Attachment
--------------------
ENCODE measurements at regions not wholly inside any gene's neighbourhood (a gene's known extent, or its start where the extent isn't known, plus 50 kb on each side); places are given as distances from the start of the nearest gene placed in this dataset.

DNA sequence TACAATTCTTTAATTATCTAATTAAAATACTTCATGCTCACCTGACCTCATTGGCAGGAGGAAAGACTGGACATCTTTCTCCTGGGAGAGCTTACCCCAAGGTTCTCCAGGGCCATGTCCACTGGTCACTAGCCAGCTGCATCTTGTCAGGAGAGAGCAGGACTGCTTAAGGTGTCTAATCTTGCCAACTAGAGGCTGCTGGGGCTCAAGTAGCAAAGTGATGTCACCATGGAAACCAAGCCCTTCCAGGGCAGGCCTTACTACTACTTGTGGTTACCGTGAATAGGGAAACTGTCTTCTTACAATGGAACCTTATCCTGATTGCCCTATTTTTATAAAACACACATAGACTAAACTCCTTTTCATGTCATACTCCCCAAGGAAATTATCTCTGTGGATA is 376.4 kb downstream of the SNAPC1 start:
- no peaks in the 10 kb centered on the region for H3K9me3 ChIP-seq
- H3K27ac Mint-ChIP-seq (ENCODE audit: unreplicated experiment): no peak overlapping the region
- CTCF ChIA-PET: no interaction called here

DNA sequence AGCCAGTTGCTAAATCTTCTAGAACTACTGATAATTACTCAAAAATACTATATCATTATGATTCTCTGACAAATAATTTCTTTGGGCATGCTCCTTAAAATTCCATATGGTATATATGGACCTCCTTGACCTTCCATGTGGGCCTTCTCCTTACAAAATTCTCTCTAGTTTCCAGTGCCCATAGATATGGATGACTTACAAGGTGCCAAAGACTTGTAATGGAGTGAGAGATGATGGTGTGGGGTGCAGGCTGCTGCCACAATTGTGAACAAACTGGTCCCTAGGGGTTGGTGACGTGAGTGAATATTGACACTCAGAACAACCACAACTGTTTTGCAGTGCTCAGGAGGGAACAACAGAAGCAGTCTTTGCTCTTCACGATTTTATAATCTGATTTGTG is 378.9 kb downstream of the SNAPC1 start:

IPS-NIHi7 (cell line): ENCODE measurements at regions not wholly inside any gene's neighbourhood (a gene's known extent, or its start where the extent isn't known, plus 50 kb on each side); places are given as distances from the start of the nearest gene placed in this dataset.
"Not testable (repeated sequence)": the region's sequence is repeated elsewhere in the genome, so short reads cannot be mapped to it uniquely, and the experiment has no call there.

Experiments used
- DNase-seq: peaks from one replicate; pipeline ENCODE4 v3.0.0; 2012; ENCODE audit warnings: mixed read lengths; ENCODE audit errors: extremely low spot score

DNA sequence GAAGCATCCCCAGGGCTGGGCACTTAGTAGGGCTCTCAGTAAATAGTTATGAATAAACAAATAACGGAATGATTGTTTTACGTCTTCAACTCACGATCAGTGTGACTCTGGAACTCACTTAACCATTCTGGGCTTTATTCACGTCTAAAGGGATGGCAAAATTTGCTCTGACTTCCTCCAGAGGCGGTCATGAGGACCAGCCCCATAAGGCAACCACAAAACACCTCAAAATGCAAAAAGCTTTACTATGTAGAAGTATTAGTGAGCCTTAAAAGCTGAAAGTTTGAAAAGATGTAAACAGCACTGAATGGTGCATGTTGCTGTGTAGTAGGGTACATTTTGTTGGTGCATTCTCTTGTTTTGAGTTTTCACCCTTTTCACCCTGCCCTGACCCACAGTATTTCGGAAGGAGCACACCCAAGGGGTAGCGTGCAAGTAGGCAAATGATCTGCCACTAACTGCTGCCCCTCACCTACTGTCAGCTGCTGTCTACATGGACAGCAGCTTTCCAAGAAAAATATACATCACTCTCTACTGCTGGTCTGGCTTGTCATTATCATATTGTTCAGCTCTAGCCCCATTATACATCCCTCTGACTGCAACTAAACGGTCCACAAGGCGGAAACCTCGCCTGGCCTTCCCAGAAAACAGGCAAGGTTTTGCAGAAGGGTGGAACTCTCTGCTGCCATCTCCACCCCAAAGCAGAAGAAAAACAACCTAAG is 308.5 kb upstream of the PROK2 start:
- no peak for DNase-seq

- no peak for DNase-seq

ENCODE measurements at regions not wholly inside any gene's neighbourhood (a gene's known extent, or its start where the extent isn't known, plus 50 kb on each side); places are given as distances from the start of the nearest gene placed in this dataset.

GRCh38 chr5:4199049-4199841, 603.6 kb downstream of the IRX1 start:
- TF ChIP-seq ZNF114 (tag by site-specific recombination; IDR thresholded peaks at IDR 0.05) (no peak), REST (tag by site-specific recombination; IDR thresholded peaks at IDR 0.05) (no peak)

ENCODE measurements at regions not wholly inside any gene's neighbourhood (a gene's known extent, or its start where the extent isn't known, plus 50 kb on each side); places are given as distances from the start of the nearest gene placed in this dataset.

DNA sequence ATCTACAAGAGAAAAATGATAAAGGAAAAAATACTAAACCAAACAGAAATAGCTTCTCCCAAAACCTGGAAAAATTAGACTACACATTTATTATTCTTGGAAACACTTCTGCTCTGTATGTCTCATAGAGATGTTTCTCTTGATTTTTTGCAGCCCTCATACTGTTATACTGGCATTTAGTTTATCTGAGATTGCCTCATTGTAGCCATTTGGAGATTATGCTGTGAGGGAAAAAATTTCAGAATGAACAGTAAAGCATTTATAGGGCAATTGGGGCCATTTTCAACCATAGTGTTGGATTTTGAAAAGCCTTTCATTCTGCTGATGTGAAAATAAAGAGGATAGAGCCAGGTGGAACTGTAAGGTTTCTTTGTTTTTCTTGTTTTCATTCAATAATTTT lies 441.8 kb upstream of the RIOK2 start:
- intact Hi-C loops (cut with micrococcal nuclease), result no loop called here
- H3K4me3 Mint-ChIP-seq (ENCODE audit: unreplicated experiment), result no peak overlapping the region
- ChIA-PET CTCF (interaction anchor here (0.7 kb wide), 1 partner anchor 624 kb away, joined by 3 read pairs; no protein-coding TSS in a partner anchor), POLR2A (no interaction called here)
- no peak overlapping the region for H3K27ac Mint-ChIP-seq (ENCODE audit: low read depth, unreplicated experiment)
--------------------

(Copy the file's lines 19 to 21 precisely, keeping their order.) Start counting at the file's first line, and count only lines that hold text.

- intact Hi-C loops (cut with micrococcal nuclease), result no loop called here
- H3K4me3 Mint-ChIP-seq (ENCODE audit: unreplicated experiment), result no peak overlapping the region
- ChIA-PET CTCF (interaction anchor here (0.7 kb wide), 1 partner anchor 624 kb away, joined by 3 read pairs; no protein-coding TSS in a partner anchor), POLR2A (no interaction called here)